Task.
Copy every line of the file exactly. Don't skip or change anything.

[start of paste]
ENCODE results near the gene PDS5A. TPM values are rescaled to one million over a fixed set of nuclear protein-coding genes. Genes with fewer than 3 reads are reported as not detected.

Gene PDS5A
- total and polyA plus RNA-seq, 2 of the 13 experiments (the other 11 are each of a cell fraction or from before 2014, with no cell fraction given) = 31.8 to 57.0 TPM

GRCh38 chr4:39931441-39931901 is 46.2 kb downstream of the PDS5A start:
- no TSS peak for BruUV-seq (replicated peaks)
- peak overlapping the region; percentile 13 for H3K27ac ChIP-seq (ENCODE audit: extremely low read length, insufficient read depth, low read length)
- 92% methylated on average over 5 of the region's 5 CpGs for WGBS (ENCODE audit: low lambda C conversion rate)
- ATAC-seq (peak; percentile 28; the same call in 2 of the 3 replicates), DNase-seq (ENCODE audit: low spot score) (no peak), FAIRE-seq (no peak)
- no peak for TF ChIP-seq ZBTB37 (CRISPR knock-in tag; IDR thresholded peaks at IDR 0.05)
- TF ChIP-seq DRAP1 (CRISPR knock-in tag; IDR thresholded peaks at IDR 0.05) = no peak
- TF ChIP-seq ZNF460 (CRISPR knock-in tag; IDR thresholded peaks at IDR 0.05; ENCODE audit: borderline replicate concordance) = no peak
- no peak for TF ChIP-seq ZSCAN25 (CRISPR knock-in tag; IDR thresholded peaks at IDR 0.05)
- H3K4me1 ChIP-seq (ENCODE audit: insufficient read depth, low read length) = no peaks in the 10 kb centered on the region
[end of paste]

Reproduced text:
ENCODE results near the gene PDS5A. TPM values are rescaled to one million over a fixed set of nuclear protein-coding genes. Genes with fewer than 3 reads are reported as not detected.

Gene PDS5A
- total and polyA plus RNA-seq, 2 of the 13 experiments (the other 11 are each of a cell fraction or from before 2014, with no cell fraction given) = 31.8 to 57.0 TPM

GRCh38 chr4:39931441-39931901 is 46.2 kb downstream of the PDS5A start:
- no TSS peak for BruUV-seq (replicated peaks)
- peak overlapping the region; percentile 13 for H3K27ac ChIP-seq (ENCODE audit: extremely low read length, insufficient read depth, low read length)
- 92% methylated on average over 5 of the region's 5 CpGs for WGBS (ENCODE audit: low lambda C conversion rate)
- ATAC-seq (peak; percentile 28; the same call in 2 of the 3 replicates), DNase-seq (ENCODE audit: low spot score) (no peak), FAIRE-seq (no peak)
- no peak for TF ChIP-seq ZBTB37 (CRISPR knock-in tag; IDR thresholded peaks at IDR 0.05)
- TF ChIP-seq DRAP1 (CRISPR knock-in tag; IDR thresholded peaks at IDR 0.05) = no peak
- TF ChIP-seq ZNF460 (CRISPR knock-in tag; IDR thresholded peaks at IDR 0.05; ENCODE audit: borderline replicate concordance) = no peak
- no peak for TF ChIP-seq ZSCAN25 (CRISPR knock-in tag; IDR thresholded peaks at IDR 0.05)
- H3K4me1 ChIP-seq (ENCODE audit: insufficient read depth, low read length) = no peaks in the 10 kb centered on the region